Trichotillomania or "trich" is a disorder on the Obsessive Compulsive Disorder Spectrum and is portrayed by the overwhelming desire to pull out one's hair and is normally persistent and hard to treat. This usually leads to hair loss or baldness (contingent upon the affected area of pulling), pain and in many cases, functional or social isolation. Epidemiologic studies for trichotillomania have been sorely lacking in the field of scientific research, but there is a growing recognition of the need for prevalence studies to understand how often trichotillomania occurs in different groups of people and why.
Anu Elizabeth Roche is a Mumbai based poet, mother, wife, and member of spoken word poetry band Mental Heads who suffers from trichotillomania. Anu Elizabeth’s poem titled “Hair” was recently discovered by “Mind of India” and has gone viral since. Her motivations behind writing the poem were simple, she wanted to raise awareness of the compulsive hair pulling disorder.
I want to destroy the silence and ignorance surrounding this condition, and spreading awareness is a viable solution”.
Hair pulling from the scalp often leaves patchy bald spots, which causes significant distress and can interfere with social or work functioning. People with trichotillomania may go to great lengths to disguise the loss of hair. For some people, trichotillomania may be mild and generally manageable. For others, the compulsive urge to pull hair is overwhelming.
3D printing - a new hair technology!
Trichotillomania is classified in the Diagnostic and Statistical Manual 5th Edition (DSM5) as a Body-Focussed Repetitive Behaviour (BFRB), within the Obsessive Compulsive Disorder (OCD) Spectrum. This suggests that while the behaviours of compulsive hair pulling are related to OCD, it is not an OCD in itself, but is better defined with similar conditions in its own category. BFRBs are characterized by repetitive, direct body-to-body contact, which unintentionally causes physical harm to the body. While the urge to engage in these behaviours are defined as compulsions, some have described the inability to stop picking and the irresistable nature of the urge to be similar to addiction. An estimated 25% of people suffering from a BFRB are also addicts.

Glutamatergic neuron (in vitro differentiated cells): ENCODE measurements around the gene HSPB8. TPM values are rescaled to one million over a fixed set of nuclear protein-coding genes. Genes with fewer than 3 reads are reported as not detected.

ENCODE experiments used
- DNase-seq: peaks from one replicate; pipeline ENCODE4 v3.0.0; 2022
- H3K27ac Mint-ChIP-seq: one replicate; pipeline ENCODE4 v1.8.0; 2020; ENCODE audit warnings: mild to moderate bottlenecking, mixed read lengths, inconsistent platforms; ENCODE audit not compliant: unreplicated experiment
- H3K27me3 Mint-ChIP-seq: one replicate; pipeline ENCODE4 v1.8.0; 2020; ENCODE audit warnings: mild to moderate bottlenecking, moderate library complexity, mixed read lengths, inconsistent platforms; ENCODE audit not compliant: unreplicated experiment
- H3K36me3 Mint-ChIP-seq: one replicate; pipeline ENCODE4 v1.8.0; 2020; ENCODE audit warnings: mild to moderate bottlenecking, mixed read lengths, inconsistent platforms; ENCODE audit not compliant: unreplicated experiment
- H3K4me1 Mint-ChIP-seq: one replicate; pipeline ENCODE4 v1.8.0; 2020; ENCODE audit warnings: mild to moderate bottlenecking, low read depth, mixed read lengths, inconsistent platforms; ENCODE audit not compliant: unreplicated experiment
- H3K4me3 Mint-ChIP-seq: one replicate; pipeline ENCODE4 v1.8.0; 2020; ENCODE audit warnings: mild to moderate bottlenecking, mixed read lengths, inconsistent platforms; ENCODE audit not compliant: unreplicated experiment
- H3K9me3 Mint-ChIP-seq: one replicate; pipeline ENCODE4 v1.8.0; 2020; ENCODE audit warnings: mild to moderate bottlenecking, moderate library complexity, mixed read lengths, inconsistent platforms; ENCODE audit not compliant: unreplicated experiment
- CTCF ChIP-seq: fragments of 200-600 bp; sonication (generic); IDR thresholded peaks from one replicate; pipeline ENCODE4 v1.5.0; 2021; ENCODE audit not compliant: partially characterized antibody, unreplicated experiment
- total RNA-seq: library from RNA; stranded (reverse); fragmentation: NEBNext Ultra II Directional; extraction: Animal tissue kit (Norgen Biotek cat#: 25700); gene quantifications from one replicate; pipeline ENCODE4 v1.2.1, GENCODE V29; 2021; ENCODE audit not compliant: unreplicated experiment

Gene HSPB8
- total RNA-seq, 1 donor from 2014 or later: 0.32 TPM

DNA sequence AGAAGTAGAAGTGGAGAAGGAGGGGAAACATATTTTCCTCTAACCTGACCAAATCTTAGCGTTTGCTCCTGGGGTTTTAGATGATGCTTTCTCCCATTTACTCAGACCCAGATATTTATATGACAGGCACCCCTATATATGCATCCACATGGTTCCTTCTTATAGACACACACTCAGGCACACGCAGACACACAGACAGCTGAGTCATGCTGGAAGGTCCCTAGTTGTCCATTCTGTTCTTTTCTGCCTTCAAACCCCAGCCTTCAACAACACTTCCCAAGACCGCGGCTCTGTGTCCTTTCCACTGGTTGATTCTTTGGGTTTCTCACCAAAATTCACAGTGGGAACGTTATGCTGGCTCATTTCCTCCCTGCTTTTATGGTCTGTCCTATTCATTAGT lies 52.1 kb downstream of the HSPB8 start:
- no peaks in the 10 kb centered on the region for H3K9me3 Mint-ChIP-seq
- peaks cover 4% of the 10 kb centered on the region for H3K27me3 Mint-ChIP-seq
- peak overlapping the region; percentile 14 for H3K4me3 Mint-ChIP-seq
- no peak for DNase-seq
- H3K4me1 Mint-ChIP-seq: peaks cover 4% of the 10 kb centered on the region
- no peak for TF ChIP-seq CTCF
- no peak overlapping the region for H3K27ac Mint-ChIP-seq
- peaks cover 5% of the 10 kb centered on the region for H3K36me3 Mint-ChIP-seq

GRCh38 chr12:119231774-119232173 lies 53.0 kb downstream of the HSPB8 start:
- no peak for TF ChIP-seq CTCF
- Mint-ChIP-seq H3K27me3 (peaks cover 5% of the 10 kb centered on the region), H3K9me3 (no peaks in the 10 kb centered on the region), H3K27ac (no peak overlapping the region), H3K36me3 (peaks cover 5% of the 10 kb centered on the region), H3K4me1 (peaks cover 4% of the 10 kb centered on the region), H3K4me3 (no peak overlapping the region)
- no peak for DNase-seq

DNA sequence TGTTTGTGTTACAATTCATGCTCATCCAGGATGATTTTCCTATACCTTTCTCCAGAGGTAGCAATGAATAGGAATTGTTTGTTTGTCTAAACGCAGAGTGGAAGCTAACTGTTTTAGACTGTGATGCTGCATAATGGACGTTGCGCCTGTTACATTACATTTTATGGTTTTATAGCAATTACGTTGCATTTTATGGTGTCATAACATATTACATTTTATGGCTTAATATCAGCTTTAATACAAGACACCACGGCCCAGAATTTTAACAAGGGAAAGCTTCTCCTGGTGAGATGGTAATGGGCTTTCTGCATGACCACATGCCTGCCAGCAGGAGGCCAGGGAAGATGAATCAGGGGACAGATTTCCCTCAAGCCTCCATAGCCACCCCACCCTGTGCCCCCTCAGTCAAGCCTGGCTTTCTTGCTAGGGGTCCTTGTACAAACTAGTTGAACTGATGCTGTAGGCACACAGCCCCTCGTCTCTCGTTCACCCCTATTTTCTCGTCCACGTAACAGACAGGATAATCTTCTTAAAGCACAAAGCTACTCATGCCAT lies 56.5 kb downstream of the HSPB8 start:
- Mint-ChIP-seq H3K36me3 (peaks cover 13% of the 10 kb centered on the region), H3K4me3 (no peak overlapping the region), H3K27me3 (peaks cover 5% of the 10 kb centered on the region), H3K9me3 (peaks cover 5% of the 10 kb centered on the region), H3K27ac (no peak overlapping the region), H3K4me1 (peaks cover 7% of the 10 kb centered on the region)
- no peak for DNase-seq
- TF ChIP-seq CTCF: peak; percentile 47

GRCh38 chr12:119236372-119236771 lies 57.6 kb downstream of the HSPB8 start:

Last month we shared a video about a technology product called Slightly Robot, a device that tracks your hands and vibrates each time you do certain movements. We think this is a great device for developing awareness, an important aspect of Habit Awareness Training in Cognitive Behavioral Therapy (CBT). The founders and creators of Slightly robot, Matthew and Joseph Toles graciously took the time to answer some of our questions about Slightly Robot. This is what they had to say:
There are different levels of severity of trichotillomania, but for many, shame and embarrassment about hair pulling causes painful isolation and results in a great deal of emotional distress, placing them at risk for a co-occurring psychiatric disorders, such as a mood or anxiety disorder. Hair pulling can lead to great tension and strained relationships with family members and friends. Understanding how trichotillomania may affect the different aspects of your life may encourage you to get the help you need and deserve.
Physical Effects of Hair Pulling
The act of pulling hair can be damaging and risky to the body, especially over long periods of time. Over time, the negative physical attributes associated with hair pulling can present themselves in the following manifestations:
Trichotillomania is an impulse control disorder that is characterized by an urge to pull out one’s own hair, commonly from the scalp, face, and pubic areas, resulting in noticeable bare spots. Trichotillomania is also defined as a self-induced and on-going hair loss and is referred to informally as hair-pulling disorder. Individuals who develop trichotillomania typically engage in these behaviours in order to release tension, achieve a sense of relief, or generate gratification. Though trichotillomania is a mental health disorder with physical ramifications, it can result in consequences that affect every aspect of your well-being. No matter the length of time one might be suffering with trichotillomania, the effects can be debilitating if not treated or addressed professionally. Understanding how trichotillomania may affect the different aspects of your life may encourage you to get the help you need and deserve.
Online Test for Trichotillomania
Find Out The Severity of Your Hair Pulling With This Free Online Test